Norman Lebrecht is the world’s bestselling author on classical music. His most recent book was the critically acclaimed Why Mahler? His Whitbread Award-winning novel, The Song of Names, is currently being developed into a feature film. Aside from the history of Western music, he has a lifelong passion for the culture and chronicles of the Jewish people. He lives in London.
Barbara: Dis, quand reviendras-tu
The French chanteuse Barbara, who would have been 90 this year, defined the meaning of relationships for an entire generation. A million people packed the streets of Paris for her funeral and her songs are still heard at state occasions. Norman Lebrecht, who made a BBC documentary of her life in 2011, looks back at Barbara through the prism of powerful Jewish women who burst upon the world from the mid-19th century – Sarah Bernhardt, Barbara, Golda Meir, and Barbra Stre...
Genius and Anxiety How: Jews Changed the World 1847-1947
More tickets for this event go on sale 9 January.
Moses said the Law is everything. Jesus said love is everything. Marx said money is everything. Freud said sex is everything. Einstein said everything is relative. The latter three were among a small number of men and women who transformed how we see the world in the period 1847 – 1947. Author Norman Lebrecht discusses with historian Trudy Gold how a handful of people who happened to be Jewish thought outside of the box, to see wh...
Passions: Jews On and Off the Record
The role of Jews in creating the popular music industry has been widely documented. Less known is the part played by a handful of Jews in the making of classical legends.
Norman Lebrecht, in his new book, introduces the concentration-camp victim who, together with a war criminal, fashioned the foremost classical label; the Orthodox magnate who financed a gay record label; and the man who signed himself God.
At last, the faces behind the record were revealed.
The horrors of WWII, what led to them and their aftermath, are at the heart of these outstanding novels by German writer Julia Franck (The Blind Side of the Heart), Norman Lebrecht, (The Game of Opposites), and Booker shortlisted Simon Mawer, (The Glass Room). All examine the possibility of forgiveness, the shifting boundaries between good and evil and the enduring legacies of the past.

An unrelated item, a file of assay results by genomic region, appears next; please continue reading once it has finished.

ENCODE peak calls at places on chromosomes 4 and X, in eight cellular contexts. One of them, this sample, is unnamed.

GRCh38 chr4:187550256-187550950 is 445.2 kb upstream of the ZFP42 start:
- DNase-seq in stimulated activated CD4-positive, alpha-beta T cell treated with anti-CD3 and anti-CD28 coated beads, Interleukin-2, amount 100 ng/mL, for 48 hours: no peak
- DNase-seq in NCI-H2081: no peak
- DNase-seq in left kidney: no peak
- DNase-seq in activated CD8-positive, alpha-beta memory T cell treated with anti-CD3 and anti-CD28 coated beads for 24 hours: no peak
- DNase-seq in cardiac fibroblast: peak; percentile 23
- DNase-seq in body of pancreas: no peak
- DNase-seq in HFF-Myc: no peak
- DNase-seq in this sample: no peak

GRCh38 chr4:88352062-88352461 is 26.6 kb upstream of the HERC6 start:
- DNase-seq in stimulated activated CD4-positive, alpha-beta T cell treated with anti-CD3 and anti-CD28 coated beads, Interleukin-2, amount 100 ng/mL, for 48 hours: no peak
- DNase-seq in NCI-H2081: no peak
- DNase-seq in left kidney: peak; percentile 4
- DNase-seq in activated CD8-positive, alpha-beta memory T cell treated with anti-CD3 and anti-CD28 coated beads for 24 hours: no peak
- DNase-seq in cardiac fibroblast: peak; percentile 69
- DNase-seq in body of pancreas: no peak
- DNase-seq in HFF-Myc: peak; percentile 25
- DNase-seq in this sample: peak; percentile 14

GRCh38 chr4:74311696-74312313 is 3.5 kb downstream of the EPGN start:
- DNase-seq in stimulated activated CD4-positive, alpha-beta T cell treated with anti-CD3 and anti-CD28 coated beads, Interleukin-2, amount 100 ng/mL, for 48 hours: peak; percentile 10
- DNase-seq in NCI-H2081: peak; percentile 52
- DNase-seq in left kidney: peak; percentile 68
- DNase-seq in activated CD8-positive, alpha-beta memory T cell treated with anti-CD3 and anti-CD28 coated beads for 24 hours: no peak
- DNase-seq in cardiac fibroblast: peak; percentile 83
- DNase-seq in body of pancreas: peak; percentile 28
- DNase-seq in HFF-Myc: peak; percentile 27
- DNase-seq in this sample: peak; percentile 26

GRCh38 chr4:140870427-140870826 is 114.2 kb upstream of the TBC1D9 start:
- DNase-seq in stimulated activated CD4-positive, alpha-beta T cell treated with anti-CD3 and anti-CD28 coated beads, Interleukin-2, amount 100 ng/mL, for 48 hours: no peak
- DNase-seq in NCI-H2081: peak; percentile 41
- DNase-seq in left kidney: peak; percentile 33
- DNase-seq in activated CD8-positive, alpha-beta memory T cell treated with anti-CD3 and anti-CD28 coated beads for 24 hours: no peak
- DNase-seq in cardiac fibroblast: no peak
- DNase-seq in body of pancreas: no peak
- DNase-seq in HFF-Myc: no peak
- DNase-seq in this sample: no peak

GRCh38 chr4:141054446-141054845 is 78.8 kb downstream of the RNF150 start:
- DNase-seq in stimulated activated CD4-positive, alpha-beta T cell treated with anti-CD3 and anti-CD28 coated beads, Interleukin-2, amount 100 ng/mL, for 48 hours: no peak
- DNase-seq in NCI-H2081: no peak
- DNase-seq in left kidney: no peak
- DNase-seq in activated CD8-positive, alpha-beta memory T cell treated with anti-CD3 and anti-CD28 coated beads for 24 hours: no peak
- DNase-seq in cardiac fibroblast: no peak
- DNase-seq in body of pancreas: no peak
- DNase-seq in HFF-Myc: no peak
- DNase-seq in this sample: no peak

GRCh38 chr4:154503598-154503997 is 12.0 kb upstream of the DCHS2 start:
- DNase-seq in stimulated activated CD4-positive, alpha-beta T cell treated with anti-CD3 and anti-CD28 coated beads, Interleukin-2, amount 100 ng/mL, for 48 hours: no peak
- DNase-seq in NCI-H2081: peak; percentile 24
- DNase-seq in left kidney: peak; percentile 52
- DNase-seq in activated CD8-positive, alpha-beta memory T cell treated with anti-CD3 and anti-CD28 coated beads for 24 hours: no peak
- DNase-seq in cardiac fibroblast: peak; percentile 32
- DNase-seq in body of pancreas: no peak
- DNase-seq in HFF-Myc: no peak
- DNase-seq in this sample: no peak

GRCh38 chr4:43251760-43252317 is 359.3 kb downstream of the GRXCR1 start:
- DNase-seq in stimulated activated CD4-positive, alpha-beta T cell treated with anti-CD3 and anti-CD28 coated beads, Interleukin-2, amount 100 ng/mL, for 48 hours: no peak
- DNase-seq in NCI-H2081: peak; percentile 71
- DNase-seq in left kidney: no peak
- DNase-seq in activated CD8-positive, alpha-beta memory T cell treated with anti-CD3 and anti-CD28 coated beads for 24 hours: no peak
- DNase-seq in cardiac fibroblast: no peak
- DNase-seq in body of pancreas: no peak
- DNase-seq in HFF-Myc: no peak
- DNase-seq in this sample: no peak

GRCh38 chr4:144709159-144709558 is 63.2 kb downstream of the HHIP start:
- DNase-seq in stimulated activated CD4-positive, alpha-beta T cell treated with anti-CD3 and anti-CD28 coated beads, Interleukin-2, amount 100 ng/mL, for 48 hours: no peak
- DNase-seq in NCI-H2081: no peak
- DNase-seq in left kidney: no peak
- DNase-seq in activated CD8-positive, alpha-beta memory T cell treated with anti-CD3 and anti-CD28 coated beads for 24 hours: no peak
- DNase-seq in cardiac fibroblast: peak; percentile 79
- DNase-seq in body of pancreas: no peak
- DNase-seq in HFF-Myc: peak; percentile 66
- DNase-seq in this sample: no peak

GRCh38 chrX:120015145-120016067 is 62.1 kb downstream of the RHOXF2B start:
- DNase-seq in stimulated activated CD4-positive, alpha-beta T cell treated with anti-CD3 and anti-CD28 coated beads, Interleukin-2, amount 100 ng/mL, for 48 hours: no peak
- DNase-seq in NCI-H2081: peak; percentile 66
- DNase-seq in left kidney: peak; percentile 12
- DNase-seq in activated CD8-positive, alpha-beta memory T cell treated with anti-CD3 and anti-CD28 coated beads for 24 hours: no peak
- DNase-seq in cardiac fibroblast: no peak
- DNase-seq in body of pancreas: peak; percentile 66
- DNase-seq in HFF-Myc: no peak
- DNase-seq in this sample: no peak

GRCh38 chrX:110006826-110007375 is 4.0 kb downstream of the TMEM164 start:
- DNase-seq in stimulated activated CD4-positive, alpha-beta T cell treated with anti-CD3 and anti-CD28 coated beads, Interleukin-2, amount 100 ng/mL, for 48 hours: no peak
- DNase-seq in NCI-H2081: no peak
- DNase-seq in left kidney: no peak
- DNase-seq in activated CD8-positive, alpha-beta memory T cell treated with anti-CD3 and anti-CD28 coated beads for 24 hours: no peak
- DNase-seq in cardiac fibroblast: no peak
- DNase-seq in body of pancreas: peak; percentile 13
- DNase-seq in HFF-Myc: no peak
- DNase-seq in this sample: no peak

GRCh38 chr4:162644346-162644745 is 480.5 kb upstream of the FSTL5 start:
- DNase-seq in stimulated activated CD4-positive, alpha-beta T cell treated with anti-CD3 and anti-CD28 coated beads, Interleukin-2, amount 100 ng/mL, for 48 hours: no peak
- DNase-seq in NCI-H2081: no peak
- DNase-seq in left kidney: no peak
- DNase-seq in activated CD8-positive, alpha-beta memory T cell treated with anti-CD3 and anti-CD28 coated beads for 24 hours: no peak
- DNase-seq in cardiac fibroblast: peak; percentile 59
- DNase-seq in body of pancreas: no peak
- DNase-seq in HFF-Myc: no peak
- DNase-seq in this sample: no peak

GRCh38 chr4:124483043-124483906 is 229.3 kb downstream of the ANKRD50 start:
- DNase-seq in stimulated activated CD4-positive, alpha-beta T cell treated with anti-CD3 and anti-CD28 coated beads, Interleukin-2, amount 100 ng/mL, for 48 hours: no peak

How the Jew in Gustav Mahler changed the music of the West
Norman Lebrecht’s best-selling book Why Mahler? examines how a composer, scorned and rejected for decades, has come to replace Beethoven at the centre of symphonic culture. Here, especially for Jewish Book Week, Norman Lebrecht explained how Mahler’s major innovations in music stem directly from his Jewish heritage and the trauma of exile and shares his passion for the great composer with us.
Jews and Music under Nazi rule
Michael Haas’s Forbidden Music looks at the Jewish composers and musicians banned by the Third Reich and the consequences for music throughout the rest of the 20th century. Because Jewish musicians and composers were, by 1933, the principal conveyors of Germany’s historic traditions and the ideals of German culture, the isolation, exile and persecution of Jewish musicians by t...
A Rocky Road
Rabbi Abraham Levy’s memoir tells of his devotion to, and exceptional influence on, Jewish public life and the Sephardi London community for over 50 years.
Writing Music: Norman Lebrecht
In a lively and good-natured session, Norman Lebrecht, novelist and one of Britain’s best known commentators on classical music, discussed with Steven Isserlis, renowned concert cellist and composer, the elusive relationship between the experience of music and the language employed to write about it.